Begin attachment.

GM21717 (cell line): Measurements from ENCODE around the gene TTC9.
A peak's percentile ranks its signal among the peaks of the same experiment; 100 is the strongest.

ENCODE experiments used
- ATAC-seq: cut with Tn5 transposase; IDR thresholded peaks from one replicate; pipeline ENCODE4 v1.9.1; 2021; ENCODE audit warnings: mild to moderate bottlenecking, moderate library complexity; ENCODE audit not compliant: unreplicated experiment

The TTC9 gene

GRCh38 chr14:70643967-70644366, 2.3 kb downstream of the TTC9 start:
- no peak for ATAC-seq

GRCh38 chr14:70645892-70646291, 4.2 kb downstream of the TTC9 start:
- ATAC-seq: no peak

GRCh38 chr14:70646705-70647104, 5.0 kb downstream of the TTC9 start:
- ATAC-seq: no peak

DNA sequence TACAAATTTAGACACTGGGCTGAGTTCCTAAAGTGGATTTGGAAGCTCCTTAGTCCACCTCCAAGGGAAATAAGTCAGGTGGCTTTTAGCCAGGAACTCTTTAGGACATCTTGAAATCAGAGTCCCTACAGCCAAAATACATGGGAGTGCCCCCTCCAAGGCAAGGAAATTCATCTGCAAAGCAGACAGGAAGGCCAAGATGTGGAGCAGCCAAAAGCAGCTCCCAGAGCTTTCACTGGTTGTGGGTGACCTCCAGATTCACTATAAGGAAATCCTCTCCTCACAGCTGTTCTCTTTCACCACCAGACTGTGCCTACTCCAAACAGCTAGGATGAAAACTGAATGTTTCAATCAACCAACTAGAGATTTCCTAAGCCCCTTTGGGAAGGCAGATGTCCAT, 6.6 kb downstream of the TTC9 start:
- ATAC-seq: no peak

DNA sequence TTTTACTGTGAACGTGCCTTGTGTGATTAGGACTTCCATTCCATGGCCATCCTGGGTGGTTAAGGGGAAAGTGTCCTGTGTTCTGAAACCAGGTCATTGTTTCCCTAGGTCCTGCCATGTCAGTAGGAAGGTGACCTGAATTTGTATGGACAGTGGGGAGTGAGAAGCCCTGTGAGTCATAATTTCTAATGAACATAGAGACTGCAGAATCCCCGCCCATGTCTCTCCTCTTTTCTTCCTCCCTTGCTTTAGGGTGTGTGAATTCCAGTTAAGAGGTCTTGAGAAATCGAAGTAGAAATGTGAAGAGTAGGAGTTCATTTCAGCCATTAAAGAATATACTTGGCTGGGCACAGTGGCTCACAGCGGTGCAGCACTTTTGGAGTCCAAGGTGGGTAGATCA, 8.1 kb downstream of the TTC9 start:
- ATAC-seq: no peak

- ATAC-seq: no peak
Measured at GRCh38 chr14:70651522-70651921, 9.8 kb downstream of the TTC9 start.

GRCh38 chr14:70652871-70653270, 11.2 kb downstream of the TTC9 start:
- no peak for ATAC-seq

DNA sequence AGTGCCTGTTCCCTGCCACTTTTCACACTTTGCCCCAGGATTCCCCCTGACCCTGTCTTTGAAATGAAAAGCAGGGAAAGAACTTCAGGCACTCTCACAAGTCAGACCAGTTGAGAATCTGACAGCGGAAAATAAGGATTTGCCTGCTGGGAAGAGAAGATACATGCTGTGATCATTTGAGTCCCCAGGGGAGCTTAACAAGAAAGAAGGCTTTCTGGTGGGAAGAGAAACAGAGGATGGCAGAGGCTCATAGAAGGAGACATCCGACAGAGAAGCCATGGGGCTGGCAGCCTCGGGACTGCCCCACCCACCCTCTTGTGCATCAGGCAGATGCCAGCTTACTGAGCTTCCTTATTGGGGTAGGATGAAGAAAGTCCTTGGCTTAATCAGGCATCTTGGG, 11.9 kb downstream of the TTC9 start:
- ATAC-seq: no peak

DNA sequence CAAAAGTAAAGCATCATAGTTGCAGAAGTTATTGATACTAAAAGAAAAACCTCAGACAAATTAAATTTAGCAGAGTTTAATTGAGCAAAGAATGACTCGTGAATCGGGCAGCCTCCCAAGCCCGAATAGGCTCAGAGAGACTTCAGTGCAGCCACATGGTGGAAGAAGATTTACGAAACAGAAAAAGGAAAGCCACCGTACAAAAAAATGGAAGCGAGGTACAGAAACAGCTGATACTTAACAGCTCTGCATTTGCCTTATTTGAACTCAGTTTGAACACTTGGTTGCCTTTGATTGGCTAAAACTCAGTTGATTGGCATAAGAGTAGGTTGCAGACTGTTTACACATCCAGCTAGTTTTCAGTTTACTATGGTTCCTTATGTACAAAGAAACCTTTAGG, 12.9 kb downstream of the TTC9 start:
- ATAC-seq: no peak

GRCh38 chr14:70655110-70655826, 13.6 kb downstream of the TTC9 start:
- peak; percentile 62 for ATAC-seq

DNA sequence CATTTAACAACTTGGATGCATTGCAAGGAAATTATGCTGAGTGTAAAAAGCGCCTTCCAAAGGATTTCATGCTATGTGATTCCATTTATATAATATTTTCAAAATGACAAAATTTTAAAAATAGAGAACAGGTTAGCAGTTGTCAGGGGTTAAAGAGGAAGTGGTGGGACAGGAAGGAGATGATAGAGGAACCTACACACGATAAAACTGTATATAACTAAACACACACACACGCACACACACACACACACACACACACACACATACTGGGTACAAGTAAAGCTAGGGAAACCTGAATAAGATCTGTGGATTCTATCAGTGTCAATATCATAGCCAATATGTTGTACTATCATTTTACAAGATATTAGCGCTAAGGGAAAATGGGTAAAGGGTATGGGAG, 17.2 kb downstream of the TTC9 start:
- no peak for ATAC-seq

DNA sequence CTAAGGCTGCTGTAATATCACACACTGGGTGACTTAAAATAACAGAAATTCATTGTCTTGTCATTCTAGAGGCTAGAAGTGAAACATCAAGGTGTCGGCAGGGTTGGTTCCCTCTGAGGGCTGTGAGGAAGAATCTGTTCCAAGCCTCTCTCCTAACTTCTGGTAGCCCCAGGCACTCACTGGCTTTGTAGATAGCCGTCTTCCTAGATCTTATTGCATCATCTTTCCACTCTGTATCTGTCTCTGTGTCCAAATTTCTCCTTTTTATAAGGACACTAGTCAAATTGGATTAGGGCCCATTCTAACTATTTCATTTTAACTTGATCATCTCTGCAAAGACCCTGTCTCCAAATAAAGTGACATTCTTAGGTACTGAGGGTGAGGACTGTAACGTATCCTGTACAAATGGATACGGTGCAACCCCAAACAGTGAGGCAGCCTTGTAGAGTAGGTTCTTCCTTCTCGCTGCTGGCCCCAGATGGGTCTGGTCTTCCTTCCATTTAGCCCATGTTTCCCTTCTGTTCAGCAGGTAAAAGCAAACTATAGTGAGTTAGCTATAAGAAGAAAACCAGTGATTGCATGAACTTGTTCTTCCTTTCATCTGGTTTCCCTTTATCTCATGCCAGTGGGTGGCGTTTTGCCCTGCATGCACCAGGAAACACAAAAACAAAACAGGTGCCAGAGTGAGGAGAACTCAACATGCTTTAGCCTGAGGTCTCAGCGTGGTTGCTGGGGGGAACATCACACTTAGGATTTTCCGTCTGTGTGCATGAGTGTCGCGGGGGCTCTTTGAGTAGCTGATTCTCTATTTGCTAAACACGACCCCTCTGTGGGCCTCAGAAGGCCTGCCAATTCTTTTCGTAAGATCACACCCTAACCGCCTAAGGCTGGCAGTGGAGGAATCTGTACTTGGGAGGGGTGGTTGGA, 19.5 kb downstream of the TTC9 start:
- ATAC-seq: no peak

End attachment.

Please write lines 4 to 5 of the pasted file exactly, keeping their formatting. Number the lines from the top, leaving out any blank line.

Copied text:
- ATAC-seq: cut with Tn5 transposase; IDR thresholded peaks from one replicate; pipeline ENCODE4 v1.9.1; 2021; ENCODE audit warnings: mild to moderate bottlenecking, moderate library complexity; ENCODE audit not compliant: unreplicated experiment

The TTC9 gene